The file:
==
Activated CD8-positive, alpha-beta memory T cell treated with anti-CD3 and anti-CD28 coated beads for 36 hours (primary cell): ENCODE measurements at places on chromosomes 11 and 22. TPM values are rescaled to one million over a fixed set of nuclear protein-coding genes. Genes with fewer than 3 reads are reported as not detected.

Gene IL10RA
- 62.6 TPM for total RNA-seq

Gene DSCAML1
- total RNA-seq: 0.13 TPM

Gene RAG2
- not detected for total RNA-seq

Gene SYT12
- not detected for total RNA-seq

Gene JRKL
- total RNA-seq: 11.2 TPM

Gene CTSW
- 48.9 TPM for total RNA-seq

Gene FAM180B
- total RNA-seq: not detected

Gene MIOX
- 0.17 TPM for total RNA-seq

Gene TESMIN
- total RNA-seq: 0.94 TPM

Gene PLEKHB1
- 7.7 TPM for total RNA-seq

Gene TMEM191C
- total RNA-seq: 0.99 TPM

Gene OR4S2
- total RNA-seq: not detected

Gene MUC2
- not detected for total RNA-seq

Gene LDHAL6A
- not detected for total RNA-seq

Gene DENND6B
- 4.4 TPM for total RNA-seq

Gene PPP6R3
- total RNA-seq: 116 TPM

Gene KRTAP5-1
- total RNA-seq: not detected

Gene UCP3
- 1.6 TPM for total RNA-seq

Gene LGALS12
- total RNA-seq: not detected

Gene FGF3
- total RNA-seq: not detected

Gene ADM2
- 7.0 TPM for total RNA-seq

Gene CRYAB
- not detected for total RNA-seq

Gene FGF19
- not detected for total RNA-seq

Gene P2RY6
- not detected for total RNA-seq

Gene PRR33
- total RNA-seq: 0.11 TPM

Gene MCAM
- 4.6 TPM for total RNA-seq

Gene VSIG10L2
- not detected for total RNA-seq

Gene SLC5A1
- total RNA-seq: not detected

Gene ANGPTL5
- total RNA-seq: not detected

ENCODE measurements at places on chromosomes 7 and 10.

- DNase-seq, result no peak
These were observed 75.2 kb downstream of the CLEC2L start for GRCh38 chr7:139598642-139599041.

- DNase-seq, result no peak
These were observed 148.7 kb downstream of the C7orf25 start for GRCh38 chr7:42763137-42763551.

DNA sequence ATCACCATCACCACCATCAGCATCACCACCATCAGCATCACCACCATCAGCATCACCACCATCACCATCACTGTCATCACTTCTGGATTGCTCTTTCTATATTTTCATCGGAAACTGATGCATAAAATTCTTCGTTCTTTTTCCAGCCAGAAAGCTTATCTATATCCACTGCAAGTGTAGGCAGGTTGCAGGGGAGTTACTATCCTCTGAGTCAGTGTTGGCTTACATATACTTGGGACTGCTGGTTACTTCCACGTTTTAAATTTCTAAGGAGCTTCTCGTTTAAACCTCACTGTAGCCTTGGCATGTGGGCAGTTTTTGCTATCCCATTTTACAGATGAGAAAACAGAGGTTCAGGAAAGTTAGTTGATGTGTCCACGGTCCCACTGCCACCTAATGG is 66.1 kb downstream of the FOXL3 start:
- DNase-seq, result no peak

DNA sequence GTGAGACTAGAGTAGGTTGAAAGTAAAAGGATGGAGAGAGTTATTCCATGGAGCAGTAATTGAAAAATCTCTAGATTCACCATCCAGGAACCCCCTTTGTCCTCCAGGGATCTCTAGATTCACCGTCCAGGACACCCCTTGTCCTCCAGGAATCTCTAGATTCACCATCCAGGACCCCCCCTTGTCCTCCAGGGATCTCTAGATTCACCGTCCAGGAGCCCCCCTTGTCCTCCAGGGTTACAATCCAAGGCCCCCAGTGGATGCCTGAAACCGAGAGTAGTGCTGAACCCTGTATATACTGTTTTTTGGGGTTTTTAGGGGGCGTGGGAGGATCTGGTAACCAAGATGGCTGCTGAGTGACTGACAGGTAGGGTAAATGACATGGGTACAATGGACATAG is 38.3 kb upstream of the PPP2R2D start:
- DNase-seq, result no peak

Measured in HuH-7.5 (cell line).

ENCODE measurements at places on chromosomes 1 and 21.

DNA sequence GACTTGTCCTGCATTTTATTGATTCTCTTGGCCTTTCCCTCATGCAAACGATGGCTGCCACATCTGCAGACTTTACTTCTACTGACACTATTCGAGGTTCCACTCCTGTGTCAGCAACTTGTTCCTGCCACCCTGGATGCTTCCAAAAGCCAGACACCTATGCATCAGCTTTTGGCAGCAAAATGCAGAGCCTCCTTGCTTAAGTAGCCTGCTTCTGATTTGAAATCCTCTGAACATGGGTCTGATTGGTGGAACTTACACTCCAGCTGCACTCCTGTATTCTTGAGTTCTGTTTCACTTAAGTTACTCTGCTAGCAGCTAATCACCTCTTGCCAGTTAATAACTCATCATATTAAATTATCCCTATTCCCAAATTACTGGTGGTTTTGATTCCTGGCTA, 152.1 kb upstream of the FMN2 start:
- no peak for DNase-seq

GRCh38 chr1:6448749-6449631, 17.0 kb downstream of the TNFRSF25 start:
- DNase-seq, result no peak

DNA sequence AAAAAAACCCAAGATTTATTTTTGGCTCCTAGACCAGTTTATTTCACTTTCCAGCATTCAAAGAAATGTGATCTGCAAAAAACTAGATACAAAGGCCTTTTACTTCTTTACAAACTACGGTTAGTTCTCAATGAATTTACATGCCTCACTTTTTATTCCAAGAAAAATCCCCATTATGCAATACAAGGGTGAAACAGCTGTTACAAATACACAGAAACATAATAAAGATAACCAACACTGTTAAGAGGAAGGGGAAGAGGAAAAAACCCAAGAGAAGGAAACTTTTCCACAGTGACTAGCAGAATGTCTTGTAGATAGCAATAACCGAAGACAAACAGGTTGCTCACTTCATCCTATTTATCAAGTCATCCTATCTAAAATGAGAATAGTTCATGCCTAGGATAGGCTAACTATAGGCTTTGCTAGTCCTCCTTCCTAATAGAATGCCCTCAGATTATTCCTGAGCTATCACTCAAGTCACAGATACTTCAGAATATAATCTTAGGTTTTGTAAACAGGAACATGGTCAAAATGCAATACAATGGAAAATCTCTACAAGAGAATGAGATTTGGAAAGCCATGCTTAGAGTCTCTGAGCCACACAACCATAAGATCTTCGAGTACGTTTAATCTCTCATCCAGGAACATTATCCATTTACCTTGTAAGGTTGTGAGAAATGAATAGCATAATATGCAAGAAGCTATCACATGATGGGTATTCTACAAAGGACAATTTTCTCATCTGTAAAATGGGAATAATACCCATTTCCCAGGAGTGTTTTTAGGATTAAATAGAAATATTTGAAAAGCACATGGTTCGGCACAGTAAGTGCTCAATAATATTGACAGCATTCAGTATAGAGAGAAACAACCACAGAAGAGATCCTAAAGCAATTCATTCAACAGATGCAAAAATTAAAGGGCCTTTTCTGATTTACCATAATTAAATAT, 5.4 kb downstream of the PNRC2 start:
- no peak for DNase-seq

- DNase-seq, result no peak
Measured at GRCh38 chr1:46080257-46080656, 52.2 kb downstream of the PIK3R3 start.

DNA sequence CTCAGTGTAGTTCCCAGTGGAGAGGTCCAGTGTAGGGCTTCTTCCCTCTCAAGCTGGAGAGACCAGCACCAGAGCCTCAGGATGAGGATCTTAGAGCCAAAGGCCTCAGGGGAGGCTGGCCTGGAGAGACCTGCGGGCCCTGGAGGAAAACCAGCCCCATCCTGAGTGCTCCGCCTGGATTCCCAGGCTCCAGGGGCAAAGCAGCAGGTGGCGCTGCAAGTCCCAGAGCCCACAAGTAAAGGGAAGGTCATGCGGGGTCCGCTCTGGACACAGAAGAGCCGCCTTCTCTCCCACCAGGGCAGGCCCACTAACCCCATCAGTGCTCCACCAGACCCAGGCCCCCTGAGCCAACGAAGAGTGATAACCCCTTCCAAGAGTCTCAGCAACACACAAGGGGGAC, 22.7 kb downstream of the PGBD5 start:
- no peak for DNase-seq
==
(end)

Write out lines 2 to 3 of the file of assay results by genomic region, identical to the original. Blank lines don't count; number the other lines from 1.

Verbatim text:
Gene IL10RA
- 62.6 TPM for total RNA-seq